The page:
This all got me thinking: Are there any interventions which could exert a causal effect to improve the reasoning about causality in popular newspapers?


  1. This is one study that has really taken off in the public audience. Your exercise (e.g., inquiry, curiousity, knowledgeable questioning= science!)is one that we all must do. Another issue that needs to be addressed --what is 5 points, and 2.8 points for that matter, mean on an IQ test? These tests--likely, cognitive tests, typically have a mean of 100, rendering 2.8 points quite meaningless.

  2. Hi Arkham,
    Thanks for your comment. I agree there is also an issue with what a 5 point or a 2.8 point difference in IQ actually means.
    The standard deviation on an intelligence test is typically 15. Thus, 2.8 / 15 would be a difference of approximately 0.2 standard deviations. In the language of psychology, that would typically be called a small effect. However, given the nature of IQ and how resistant it typically tends to be to environmental manipulation, I would find a 2.8 point effect quite substantial. The only thing is that I'm not convinced that rival alternative causal explanations have been ruled out.

  3. Hi Jeromy,

    The "Behind the Headlines" blog put out by the NHS has a thoughtful take on this study (and many others making the UK news).



  4. Maybe if the reporters got a spank before being able to submit something like that to their editor.

    Next week in the Herald Sun: "Spanking Leads to Higher Job Satisfaction - Male Staff Members on the Rise!" (*cough, cough*)

  5. Child buttock-battering vs. DISCIPLINE:

    Child buttock-battering for the purpose of gaining compliance is nothing more than an inherited bad habit.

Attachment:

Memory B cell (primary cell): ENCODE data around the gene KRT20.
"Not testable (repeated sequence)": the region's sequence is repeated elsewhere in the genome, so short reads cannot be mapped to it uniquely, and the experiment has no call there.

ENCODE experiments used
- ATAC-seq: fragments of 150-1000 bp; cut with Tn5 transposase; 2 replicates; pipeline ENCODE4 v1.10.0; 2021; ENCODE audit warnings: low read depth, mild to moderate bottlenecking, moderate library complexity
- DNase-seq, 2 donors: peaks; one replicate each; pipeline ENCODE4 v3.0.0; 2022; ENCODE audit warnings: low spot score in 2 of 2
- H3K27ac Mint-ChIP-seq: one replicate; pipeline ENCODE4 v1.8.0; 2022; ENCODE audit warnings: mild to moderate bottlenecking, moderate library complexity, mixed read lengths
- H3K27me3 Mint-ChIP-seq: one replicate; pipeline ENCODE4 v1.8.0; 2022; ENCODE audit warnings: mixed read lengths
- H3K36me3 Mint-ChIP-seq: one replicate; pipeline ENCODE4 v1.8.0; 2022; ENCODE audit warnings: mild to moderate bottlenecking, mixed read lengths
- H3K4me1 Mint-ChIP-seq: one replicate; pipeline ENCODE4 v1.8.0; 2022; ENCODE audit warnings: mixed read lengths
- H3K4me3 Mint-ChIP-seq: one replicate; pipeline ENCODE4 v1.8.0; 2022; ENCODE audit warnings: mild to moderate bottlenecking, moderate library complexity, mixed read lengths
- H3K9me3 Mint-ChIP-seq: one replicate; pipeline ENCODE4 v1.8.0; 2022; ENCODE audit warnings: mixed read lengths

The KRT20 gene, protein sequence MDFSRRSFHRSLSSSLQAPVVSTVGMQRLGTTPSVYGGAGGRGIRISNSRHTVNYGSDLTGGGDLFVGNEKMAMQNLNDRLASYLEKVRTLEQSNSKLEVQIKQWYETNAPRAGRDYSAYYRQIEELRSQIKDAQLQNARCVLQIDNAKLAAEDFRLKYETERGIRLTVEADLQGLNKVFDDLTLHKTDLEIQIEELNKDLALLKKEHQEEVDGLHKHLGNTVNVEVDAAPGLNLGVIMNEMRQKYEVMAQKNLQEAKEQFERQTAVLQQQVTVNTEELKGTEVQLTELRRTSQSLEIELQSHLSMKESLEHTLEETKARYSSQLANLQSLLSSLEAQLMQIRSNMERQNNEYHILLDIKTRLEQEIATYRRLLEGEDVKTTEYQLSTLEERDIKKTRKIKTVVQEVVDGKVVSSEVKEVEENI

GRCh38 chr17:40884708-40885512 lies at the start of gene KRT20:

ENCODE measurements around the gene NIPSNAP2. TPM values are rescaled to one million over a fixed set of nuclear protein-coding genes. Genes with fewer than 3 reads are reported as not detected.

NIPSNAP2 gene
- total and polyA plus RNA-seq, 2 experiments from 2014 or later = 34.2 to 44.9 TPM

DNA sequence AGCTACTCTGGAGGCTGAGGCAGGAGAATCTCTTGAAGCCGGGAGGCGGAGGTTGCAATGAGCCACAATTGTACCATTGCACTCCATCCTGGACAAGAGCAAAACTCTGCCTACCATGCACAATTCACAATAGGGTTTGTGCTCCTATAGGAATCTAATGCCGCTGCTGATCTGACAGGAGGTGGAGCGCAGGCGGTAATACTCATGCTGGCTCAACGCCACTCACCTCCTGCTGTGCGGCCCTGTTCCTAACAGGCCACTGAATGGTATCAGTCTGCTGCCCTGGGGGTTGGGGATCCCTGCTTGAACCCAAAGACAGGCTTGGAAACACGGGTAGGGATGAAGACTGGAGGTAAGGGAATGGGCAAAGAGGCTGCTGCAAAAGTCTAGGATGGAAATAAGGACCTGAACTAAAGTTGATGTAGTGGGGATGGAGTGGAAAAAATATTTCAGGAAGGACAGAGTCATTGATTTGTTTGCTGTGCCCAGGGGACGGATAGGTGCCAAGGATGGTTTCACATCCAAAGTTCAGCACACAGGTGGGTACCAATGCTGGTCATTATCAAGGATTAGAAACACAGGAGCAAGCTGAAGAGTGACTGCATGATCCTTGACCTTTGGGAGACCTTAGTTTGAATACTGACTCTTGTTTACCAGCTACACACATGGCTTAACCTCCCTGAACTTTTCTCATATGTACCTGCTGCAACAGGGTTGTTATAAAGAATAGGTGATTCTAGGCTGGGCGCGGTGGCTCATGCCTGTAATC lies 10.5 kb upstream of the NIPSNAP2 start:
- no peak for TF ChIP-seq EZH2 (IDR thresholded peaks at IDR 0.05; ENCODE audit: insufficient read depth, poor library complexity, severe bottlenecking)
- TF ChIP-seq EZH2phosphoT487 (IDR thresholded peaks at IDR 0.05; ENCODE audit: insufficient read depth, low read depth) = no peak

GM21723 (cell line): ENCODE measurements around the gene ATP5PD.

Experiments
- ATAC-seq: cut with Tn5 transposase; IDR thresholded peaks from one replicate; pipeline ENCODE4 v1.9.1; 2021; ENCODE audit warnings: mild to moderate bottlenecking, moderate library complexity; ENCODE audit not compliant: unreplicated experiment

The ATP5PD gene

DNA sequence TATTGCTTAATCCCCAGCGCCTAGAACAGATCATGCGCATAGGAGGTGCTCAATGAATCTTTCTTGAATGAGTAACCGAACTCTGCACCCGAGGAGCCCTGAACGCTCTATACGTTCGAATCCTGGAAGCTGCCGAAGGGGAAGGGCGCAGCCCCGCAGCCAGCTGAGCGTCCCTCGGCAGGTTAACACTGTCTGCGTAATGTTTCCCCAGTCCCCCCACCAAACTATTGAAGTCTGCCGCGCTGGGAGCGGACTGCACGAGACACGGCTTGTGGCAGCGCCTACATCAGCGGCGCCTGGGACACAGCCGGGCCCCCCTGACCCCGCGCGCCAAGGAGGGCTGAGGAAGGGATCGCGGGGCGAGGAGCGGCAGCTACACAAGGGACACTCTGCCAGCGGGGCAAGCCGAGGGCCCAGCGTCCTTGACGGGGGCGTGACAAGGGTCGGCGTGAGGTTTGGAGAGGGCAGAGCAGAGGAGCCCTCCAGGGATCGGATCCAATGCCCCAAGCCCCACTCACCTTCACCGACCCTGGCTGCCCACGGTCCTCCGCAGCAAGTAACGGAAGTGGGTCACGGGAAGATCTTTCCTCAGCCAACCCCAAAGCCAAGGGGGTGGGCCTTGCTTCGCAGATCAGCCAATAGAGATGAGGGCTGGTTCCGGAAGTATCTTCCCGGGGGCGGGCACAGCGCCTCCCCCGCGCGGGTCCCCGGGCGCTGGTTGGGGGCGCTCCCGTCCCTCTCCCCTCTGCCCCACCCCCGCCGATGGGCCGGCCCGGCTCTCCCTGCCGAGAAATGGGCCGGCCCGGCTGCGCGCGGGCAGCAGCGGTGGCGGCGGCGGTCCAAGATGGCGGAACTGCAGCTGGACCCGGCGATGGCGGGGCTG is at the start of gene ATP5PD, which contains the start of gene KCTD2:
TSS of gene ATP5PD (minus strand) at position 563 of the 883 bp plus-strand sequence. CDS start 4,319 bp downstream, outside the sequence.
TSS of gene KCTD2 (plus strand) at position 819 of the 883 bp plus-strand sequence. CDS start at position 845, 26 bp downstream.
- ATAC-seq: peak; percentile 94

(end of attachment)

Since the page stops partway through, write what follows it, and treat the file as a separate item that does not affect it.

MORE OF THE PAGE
Its a good idea for people to take a look at what they are doing, and learn how to DISCIPLINE instead of hit.

    I think the reason why television shows like "Supernanny" and "Dr. Phil" are so popular is because that is precisely what many (not all) people are trying to do.

    There are several reasons why child bottom-slapping isn't a good idea. Here are some good, quick reads recommended by professionals:

    Plain Talk About Spanking by Jordan Riak,

    The Sexual Dangers of Spanking Children by Tom Johnson,

    NO VITAL ORGANS THERE, So They Say by Lesli Taylor M.D. and Adah Maurer Ph.D.

    Most compelling of all reasons to abandon this worst of all bad habits is the fact that buttock-battering can be unintentional sexual abuse for some children. There is an abundance of educational resources, testimony, documentation, etc available on the subject that can easily be found by doing a little research- visit

    Just a handful of those helping to raise awareness of why child bottom-slapping isn't a good idea:

    American Academy of Pediatrics,
    American Academy of Child and Adolescent Psychiatry,
    Center For Effective Discipline,
    Churches' Network For Non-Violence,
    Nobel Peace Prize recipient Archbishop Desmond Tutu,
    Parenting In Jesus' Footsteps,
    Global Initiative To End All Corporal Punishment of Children,
    United Nations Convention on the Rights of the Child.

    In 26 countries, child corporal punishment is prohibited by law (with more in process). In fact, the US was the only UN member that did not ratify the CRC.

  6. > Most compelling of all reasons to abandon this worst of all bad habits is the fact that buttock-battering can be unintentional sexual abuse for some children. <

    You're joking right? No, really, then what? Looking at a kid will become sexual abuse?

  7. There was a IQ test but what about a test on how they deal in public or how they study or maybe even how they do well in arts not all thing with IQ tests are right a person with a average IQ can be great at art or poetry or even building so have you check to see if people that were spanked have a better personality towards others or have clean police record then the one that were not. just a suggestion.